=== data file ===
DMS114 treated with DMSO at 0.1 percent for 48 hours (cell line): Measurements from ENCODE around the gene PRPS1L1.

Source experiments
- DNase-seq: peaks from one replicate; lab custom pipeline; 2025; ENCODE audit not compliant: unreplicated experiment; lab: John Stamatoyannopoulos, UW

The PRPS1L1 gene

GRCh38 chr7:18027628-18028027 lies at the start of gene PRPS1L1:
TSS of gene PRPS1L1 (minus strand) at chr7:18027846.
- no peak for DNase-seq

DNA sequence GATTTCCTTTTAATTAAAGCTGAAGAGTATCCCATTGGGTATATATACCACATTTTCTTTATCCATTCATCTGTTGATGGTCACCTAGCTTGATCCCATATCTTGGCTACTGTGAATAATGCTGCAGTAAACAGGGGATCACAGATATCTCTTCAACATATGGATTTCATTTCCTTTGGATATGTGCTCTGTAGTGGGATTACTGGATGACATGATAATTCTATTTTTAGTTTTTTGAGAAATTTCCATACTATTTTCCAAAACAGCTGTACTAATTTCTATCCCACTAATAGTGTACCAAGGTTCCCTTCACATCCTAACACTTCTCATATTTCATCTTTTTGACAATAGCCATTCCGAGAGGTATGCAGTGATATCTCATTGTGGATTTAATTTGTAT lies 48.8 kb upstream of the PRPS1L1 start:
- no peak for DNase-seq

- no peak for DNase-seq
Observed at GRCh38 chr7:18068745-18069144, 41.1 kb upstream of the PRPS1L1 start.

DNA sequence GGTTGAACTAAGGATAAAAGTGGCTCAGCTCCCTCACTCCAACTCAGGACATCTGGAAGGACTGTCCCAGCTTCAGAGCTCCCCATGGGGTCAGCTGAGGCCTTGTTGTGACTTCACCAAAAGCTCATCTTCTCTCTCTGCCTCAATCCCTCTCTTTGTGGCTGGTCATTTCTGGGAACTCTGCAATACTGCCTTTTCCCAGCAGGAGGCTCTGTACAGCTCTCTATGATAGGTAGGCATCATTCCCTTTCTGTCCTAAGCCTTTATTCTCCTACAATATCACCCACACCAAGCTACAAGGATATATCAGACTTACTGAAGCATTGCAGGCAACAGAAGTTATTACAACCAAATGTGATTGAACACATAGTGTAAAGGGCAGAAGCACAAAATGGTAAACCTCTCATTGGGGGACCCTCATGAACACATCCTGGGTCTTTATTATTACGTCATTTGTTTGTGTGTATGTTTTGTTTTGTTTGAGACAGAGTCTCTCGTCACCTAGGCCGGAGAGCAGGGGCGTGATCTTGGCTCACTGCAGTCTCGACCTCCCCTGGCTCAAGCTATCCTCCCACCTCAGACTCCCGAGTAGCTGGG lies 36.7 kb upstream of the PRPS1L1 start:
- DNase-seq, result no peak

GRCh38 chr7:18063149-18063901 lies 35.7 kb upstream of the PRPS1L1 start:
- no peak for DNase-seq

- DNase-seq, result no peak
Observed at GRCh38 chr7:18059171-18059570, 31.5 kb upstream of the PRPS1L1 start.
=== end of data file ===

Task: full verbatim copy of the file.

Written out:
DMS114 treated with DMSO at 0.1 percent for 48 hours (cell line): Measurements from ENCODE around the gene PRPS1L1.

Source experiments
- DNase-seq: peaks from one replicate; lab custom pipeline; 2025; ENCODE audit not compliant: unreplicated experiment; lab: John Stamatoyannopoulos, UW

The PRPS1L1 gene

GRCh38 chr7:18027628-18028027 lies at the start of gene PRPS1L1:
TSS of gene PRPS1L1 (minus strand) at chr7:18027846.
- no peak for DNase-seq

DNA sequence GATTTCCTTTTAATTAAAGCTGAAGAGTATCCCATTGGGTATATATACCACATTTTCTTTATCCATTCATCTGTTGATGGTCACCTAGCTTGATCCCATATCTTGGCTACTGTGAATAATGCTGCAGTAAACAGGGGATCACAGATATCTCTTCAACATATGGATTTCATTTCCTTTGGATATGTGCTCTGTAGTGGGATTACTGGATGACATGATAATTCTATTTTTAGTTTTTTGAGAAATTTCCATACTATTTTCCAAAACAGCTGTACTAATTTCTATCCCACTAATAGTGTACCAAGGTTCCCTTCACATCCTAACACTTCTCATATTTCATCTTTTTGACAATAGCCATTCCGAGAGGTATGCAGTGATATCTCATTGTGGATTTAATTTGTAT lies 48.8 kb upstream of the PRPS1L1 start:
- no peak for DNase-seq

- no peak for DNase-seq
Observed at GRCh38 chr7:18068745-18069144, 41.1 kb upstream of the PRPS1L1 start.

DNA sequence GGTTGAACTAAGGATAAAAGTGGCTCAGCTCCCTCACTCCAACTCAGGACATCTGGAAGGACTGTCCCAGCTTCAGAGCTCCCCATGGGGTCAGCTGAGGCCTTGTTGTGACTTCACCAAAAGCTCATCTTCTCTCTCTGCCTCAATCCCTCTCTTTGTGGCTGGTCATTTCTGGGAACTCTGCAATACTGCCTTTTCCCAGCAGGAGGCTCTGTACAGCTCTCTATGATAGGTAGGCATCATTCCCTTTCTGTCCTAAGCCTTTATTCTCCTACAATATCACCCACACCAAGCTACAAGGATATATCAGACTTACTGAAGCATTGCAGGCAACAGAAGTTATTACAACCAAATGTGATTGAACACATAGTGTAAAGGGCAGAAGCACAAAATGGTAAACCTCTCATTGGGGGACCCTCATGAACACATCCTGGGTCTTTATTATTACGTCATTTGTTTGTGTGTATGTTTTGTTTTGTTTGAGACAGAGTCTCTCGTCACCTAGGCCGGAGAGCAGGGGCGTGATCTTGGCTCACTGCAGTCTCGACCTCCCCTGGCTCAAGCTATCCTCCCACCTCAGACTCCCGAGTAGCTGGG lies 36.7 kb upstream of the PRPS1L1 start:
- DNase-seq, result no peak

GRCh38 chr7:18063149-18063901 lies 35.7 kb upstream of the PRPS1L1 start:
- no peak for DNase-seq

- DNase-seq, result no peak
Observed at GRCh38 chr7:18059171-18059570, 31.5 kb upstream of the PRPS1L1 start.